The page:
Locals Say Officials Took Bribes, Freed Illegal Loggers in W. Myanmar

By Htet Naing Zaw 22 August 2019

NAYPYITAW—Lower House lawmaker U Myint Wai, of Rakhine State’s Gwa Township, accused forest department staff and police of setting free illegal loggers arrested in his constituency in May.

The lawmaker raised the issue in Parliament on Wednesday.

According to him, local residents arrested a vessel carrying around 40 tons of timber and a boat carrying around 20 at a jetty in Satt Thwar village tract in Gwa Township on May 18 before handing over both to police and forest department officials.

However, the vessel went missing three days later and was then replaced with another, he said.

Those who took part in the arrest returned home only after five forest department officials and two policemen took charge of the vessel; U Myint Wai accused the seven of accepting bribes from illegal loggers and releasing them, the larger vessel and their timber.

However, Deputy Minister for Home Affairs Major-General Aung Thu said both vessels are moored at the Satt Thwar Chaung Creek Bridge, and that timber from the vessels has been unloaded.

Police are searching for suspects and Gwa Township Forest Ranger U Khin Maung Win has opened a police case, the deputy minister said, adding that no action will be taken against the police and forest department officials involved.

U Myint Wai accepted the deputy minister’s statement regarding the smaller of the two vessels but insisted that the larger one had been replaced with another, presenting Parliament with what he said was photo evidence of the crime.

“I would like to know if the ministry plans to inspect the grounds and, if it is evident that the vessel got away, I would like to know what action will be taken against those responsible, in consideration of the dignity of the entire Parliament and of your own,” he said.

Maj-Gen Aung Thu said his statements were based on reports from the Rakhine State government and the ministry, but he promised to investigate further.

“I learned that [illegal loggers] were set free deliberately. Civilians slept overnight on the boats for four days, from May 18 to 21, and they know when the vessel was replaced,” U Myint Wai told reporters after the parliamentary session.

“I believe this happened because forestry department officials are involved,” he said.

U Myat Soe, a Satt Thwar village administrator who led the citizen arrests of the vessels, also claimed the larger one was replaced, and that police did not respond when he and other villagers reported the replacement to them.

“The vessel we arrested was replaced with another one on August 21. Police and forest department officials were present at the time. The two vessels are different in shape,” he told The Irrawaddy.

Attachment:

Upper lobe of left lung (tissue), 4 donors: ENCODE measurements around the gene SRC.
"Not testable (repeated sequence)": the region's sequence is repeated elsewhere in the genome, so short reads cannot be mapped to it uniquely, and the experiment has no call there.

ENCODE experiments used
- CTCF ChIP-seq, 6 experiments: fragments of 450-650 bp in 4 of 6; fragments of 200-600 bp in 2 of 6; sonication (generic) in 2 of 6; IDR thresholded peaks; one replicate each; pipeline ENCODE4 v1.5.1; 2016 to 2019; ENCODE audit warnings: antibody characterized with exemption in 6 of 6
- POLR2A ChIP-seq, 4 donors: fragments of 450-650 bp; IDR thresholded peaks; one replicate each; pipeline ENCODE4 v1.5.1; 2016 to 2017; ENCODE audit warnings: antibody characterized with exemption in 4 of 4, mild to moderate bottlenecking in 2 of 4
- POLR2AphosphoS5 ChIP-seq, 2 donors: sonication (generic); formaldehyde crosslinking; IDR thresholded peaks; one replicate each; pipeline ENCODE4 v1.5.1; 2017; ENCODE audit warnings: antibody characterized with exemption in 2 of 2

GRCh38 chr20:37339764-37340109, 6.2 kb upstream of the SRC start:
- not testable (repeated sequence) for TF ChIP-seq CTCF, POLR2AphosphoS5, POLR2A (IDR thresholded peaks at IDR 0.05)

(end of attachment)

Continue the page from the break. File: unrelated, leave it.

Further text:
The replaced vessel. The Irrawaddy

According to U Myint Wai, the arrest of illegal loggers in southern Rakhine State is usually led by community members. When locals receive information about illegal logging, they usually inform lawmakers, and if lawmakers can confirm the case they inform the township administrator, who informs the forest department and the police.

“Whenever arrests are made, authorities arrive between 20 minutes to one hour later than civilians. In the arrest in May, locals had to hire two boats [to chase after and arrest the illegal loggers] for 15,000 kyats for each. They have to pay from their own pockets,” said U Myint Wai.

When the National League for Democracy took power in 2016, lawmakers in southern Rakhine State expected the government to take actions to decrease illegal logging in the area, but they have seen no significant decreases in the illicit practice there, he said.

He said that, since 2016, lawmakers have participated in the seizure of hundreds of tons of smuggled timber in southern Rakhine State.

“The head of the Satt Thwar police station and forest department officials were present when the vessel was replaced. The truth will be revealed if civilians who took part [in the arrest] are questioned,” U Myint Wai told The Irrawaddy.

Despite rampant illegal logging in Gwa Township, suspects are rarely arrested because officials, bribed by the suspects, tip them off when citizens are planning an arrest, allowing suspects to flee, he said.

According to the Ministry of Natural Resources and Environmental Conservation, 48,681 tons of smuggled timber and 3,483 pieces of logging equipment were seized between April 2017 and April 2018, involving some 7,300 suspects.

Most of the seizures were made in Shan State.